Wednesday, May 13, 2015

May 13, 1884: Hardy Grady

Today we learn about a lynching in Georgia from the Harrisburg Daily Independent (Harrisburg, Pennsylvania) dated May 14, 1884:

Taken from Jail and Lynched.

By United Press over Private Wire.

SAVANNAH, Ga., Hardy Grady, a negro, who a day or two ago attempted to assault a prominent white lady in Effingham county, was taken from jail at Springfield, Monday night by a large force of citizens and hanged to a tree. A placard was pinned to his coat warning other negroes to avoid his fate.

A more in depth article comes from The Atlanta Constitution (Atlanta, Georgia) dated May 15, 1884:


A Companion in Crime Chained to the Corpse—Action of Judge Adams.

SAVANNAH, Ga., May 15.—[Special.]—Last night Hardy Grady, the negro who attempted the outrage on Mrs. E. G. Hinley, near Springfield, Effingham county, was forcibly taken from the guards and lynched. The outrage was committed on the 17th of April, and the scoundrel escaped. He was pursued and subsequently captured and brought to this jail for safe-keeping.On Monday, together with other prisoners, he was taken to Springfield for trial, Judge Adams presiding. He pleaded guilty and was sentenced by Judge Adams to twenty years in the penitentiary.Grady laughed at the sentence, and expressed his satisfaction at getting off so easy. There were rumors that an attempt would be made to lynch him, and Judge Adams gave direction that he should be carefully guarded. As there is no jail in the place, Grady was chained to a negro named Clark, who was sentenced to three years, and confined in a room in the courthouse, and guarded by four men. Yesterday morning early, Clark, who was ill, asked the guards to take him out, and Grady, who was chained to him, was taken also. They had left the room but a short distance when the crowd of men rushed upon them, overpowering the guards. The prisoners were pulled over a fence, a rope placed over Grady's neck and thrown over a limb., and Grady was hoisted about three feet from the ground and strangled to death, and left hanging with poor Clark manacled to the corpse. Judge Adams, on opening court yesterday, called the grand jury together and commenting on the lynching of a few hours previous, urged on them  the importance of investigating and bringing the lynchers to justice. While the defiance of law is condemned, yet the sentiment of Effingham is that Grady, who has been guilty of several similar outrages, met a deserved fate.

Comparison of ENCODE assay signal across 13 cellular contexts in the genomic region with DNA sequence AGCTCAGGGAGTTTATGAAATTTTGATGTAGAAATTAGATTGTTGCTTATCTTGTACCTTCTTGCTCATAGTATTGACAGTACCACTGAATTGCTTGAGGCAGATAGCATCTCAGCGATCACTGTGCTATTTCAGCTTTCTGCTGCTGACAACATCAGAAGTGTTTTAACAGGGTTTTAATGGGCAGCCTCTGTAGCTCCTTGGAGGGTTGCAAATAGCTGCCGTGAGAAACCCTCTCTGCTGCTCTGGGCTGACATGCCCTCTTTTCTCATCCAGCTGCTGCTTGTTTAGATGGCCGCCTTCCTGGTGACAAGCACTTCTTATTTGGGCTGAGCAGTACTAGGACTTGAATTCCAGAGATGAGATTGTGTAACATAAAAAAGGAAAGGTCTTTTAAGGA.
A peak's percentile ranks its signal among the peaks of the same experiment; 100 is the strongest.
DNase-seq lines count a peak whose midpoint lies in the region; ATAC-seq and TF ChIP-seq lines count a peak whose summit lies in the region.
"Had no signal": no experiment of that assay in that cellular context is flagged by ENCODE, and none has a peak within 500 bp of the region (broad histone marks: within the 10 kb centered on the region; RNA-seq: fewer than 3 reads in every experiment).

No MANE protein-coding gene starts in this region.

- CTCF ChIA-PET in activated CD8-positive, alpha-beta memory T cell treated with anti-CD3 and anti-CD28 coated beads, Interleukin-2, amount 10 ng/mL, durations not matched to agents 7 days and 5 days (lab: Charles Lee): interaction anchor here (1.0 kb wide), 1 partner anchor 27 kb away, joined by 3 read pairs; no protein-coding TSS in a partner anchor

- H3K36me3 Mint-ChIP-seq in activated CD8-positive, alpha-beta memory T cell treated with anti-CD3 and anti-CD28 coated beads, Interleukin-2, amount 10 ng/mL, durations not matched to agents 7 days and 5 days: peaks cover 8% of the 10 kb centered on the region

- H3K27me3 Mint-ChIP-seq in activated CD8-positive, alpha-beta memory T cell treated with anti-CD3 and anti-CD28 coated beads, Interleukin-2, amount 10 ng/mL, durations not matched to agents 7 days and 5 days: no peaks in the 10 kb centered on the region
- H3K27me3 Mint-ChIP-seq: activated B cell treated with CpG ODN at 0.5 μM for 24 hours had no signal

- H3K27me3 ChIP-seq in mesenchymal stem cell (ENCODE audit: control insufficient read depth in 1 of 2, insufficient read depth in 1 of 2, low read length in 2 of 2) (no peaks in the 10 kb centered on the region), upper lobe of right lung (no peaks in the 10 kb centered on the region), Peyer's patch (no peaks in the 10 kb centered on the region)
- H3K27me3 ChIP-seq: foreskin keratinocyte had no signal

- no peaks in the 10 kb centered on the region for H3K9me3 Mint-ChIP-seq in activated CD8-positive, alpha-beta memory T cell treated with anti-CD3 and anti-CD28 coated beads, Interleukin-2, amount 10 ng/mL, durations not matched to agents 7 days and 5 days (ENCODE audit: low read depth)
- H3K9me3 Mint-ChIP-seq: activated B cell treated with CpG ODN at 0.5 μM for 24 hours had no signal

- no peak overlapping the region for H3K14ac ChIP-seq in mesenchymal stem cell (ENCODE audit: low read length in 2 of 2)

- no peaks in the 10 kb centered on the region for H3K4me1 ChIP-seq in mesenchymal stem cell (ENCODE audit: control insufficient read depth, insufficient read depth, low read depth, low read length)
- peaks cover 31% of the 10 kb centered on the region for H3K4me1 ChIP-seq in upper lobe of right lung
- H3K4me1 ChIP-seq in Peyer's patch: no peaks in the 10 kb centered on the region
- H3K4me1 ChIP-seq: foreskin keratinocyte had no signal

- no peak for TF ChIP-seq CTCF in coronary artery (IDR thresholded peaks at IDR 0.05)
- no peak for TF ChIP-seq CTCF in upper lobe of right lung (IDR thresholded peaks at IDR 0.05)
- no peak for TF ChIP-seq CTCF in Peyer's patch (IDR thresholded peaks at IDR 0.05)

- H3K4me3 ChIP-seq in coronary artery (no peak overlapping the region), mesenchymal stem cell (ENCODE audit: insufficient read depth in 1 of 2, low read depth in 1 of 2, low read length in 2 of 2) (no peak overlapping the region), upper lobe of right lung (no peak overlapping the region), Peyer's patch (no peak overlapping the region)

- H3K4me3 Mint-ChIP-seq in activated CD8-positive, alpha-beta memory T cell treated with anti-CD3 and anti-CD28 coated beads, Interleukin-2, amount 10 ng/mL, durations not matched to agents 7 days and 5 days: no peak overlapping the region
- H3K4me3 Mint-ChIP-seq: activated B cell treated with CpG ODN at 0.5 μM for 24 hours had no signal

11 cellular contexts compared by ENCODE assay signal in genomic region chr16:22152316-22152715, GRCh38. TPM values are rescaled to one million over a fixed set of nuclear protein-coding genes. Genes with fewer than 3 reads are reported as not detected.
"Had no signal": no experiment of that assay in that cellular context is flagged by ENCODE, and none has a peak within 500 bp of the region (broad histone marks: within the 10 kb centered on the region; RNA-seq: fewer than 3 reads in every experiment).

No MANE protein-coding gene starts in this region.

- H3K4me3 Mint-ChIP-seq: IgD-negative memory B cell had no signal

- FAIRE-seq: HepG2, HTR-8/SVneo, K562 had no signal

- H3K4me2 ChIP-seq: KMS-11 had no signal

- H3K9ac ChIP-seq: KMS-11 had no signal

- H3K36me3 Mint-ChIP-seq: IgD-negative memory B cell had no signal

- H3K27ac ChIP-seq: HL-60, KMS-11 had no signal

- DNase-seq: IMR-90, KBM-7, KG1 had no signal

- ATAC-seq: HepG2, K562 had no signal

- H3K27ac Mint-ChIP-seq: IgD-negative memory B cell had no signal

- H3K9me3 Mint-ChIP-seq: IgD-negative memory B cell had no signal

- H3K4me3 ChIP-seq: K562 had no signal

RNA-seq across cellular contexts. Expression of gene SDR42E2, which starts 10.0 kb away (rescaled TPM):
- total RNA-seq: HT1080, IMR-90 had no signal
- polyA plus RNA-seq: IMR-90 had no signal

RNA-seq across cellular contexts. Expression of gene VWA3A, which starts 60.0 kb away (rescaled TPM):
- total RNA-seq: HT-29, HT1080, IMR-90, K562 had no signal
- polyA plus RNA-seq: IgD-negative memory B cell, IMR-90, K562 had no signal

The date seems to be in confusion, so I chose to go with the date listed in The Chicago Tribune lists of lynchings for 1884. Thank you for joining me and as always, I hope I leave you with something to ponder.

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